Source: Global Times Published: 2019-9-26
As the tapestry of China's industrial development into the world's factory in the past 70 years unfolds, the relentless pursuit of the Chinese working class, the changing demand of the Chinese consumers and the pursuit of homegrown technologies by Chinese companies dominate people's thoughts, analysts said on Thursday.
A struggle over seven decades saw the Chinese people build from near bare-handedness one of the world's most extensive industrial systems, snatching the laureate of "world factory" - a title once enjoyed by the British, then the Americans.
At the beginning of this journey, the country's workers had to face jeers from foreigners, the experts noted.
At the Jinzhou Petrochemical Plant, in the 1940s, the retreating Japanese occupants refused to carry out a scorched earth policy ordered by their superiors, honestly believing that an industrial plot, in the hands of Chinese, was only good to grow crops.
It took Chinese technicians three years to make the plant produce synthetic petrol.
Under the similar situation, the country's workers churned out the first barrel of oil in the 1950s. They even hit a massive oil reserve at Daqing in Northeast China's Heilongjiang Province, throwing away for good the label "oil-weak" country. The Daqing Oil Field celebrated its 60th birthday on Thursday.
Today, the refurbishers of Brooklyn Bridge sourced steel from China.
After 70 years of development, particularly since the beginning of reform and opening-up, China's industry has successfully achieved a historical leap, lifting China to the world's largest industrial manufacturing country from a poor and lagging agricultural economy.
"China has become the only country in the world that has all the industries listed in the United Nations industry classification system," Miao Wei, head of the Ministry of Industry and Information Technology, said at a recent press conference dedicated to the celebration of the 70th anniversary of the founding of the People's Republic of China (PRC).
In the past 70 years, China's industry has made unprecedented progress. The added value of industry increased from 12 billion yuan ($1.69 billion) in 1952 to 30.52 trillion yuan in 2018. This was up 970.6 times at constant prices, an average annual growth rate of 11 percent.
"China obtained the 'only country' status in industrial complexity due to its own efforts, correct development path, the wave of globalization and deindustrialization of the West taking place after the 1970s," Cong Yi, a professor at the Tianjin University of Finance and Economics, told the Global Times on Wednesday.
The rise in China's industry boosted people's income, improved people's livelihood and augmented the country's international influence.
A country that could produce only a few daily consumer goods such as fabric, matches and soap now supplies industrial goods to the world and assembles the most sophisticated technology products, such as hand phones and airliners.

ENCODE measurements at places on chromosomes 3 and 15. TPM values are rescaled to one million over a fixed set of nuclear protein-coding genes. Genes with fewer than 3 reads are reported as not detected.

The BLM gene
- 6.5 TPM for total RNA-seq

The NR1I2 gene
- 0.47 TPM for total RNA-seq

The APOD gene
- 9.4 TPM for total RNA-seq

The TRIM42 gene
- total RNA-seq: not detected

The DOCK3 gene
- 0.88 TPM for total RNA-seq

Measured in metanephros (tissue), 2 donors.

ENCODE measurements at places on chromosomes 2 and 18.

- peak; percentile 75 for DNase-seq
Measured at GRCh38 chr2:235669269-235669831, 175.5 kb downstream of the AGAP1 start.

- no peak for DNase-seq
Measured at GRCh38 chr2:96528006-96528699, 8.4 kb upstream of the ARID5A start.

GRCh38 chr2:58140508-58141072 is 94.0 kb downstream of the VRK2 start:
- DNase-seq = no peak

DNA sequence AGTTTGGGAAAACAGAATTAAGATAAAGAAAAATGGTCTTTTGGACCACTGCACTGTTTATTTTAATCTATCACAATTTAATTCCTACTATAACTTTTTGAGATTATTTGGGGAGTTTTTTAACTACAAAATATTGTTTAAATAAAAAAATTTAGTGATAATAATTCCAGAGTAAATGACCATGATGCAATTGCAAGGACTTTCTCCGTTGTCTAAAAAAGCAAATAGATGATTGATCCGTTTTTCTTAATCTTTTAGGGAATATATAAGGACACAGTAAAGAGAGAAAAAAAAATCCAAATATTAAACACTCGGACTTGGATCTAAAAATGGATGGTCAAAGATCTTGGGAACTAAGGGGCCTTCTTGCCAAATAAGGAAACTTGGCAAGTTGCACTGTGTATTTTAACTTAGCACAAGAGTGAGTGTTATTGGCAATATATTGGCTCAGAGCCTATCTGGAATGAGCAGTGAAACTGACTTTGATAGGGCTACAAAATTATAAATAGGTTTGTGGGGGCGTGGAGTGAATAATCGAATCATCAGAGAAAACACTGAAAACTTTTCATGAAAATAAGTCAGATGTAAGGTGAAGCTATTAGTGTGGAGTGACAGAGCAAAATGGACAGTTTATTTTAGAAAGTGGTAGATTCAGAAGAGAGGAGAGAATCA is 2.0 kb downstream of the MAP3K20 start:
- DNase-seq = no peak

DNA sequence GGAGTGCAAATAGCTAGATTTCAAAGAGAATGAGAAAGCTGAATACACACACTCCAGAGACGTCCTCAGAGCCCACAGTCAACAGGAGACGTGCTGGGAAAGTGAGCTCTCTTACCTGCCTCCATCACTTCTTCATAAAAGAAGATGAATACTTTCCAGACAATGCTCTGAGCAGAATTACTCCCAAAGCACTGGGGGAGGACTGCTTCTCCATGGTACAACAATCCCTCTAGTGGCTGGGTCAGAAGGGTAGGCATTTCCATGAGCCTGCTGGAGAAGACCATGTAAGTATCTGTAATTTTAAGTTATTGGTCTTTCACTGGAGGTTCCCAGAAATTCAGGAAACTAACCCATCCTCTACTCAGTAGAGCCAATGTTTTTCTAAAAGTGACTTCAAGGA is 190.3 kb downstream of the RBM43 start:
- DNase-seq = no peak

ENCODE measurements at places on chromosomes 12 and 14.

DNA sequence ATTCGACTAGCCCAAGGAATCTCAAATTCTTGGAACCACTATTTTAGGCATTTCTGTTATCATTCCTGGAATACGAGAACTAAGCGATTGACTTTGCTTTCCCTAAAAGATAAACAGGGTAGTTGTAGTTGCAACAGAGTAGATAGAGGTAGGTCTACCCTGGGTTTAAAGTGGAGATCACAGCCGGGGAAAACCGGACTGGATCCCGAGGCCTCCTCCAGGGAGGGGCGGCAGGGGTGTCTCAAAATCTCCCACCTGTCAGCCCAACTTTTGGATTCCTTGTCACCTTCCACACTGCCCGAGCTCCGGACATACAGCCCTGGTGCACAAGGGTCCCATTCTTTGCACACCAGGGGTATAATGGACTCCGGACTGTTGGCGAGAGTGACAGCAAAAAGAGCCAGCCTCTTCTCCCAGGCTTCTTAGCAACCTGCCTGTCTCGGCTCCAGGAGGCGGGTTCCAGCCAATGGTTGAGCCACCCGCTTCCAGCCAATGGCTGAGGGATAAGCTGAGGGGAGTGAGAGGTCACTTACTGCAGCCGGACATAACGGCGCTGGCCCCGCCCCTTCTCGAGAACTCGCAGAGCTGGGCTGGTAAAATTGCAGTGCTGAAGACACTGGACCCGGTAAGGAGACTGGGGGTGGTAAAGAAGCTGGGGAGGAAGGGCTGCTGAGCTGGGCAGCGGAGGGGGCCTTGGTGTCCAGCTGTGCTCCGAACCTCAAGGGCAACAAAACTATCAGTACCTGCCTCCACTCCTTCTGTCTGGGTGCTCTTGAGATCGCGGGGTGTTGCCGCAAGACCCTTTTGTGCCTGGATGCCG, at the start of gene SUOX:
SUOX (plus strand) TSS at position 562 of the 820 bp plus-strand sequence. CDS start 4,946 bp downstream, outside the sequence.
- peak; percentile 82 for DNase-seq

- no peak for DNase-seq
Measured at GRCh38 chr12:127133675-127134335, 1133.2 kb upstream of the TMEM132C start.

The new world's factory has benefited developed countries and developing countries alike.
"China becomes the only major populous country in the world to become successfully industrialized," Cong said.
Next industrial revolution
Industries and companies have flourished and died through their choice of different development paths.
Once upon a time, the trendy thing for Chinese companies was to be an assembler for foreign suppliers: Assemble and make quick cash.
An entire legion of companies following such a doctrine was wiped out during decades of competition.
Those who bet on homegrown efforts faced a different fate. Some, such as telecommunication equipment maker Huawei, became one of the world's best companies.
"The lessons abound." Cong said. "From the Soviets withdrawing all their aid experts overnight, to the absorption of high-speed railway knowledge from four leading developed countries, to the trade war, the homegrown path validated itself."
China's industrial development is also facing foreign challenges today, such as the US targeting China's "Made in China 2025" industrial plan and a series of high-tech firms including Huawei during the trade war, said Jin Canrong, associate dean of Renmin University of China's School of International Studies in Beijing.
In previous industrial revolutions, Western countries like Britain and the US were playing the lead role and that's why they were enjoying the benefit and unshakable international positions, Jin noted.
In the next industrial revolution, China can't and shouldn't miss the chance again and "an important goal for our country in the future is to try its best to make the next industrial revolution happen in China," Jin told the Global Times on Thursday.
Jin Canrong is associate dean of the School of International Studies at Renmin University of China. Diao Daming is a research fellow of Chongyang Institute for Financial Studies at Renmin University of China.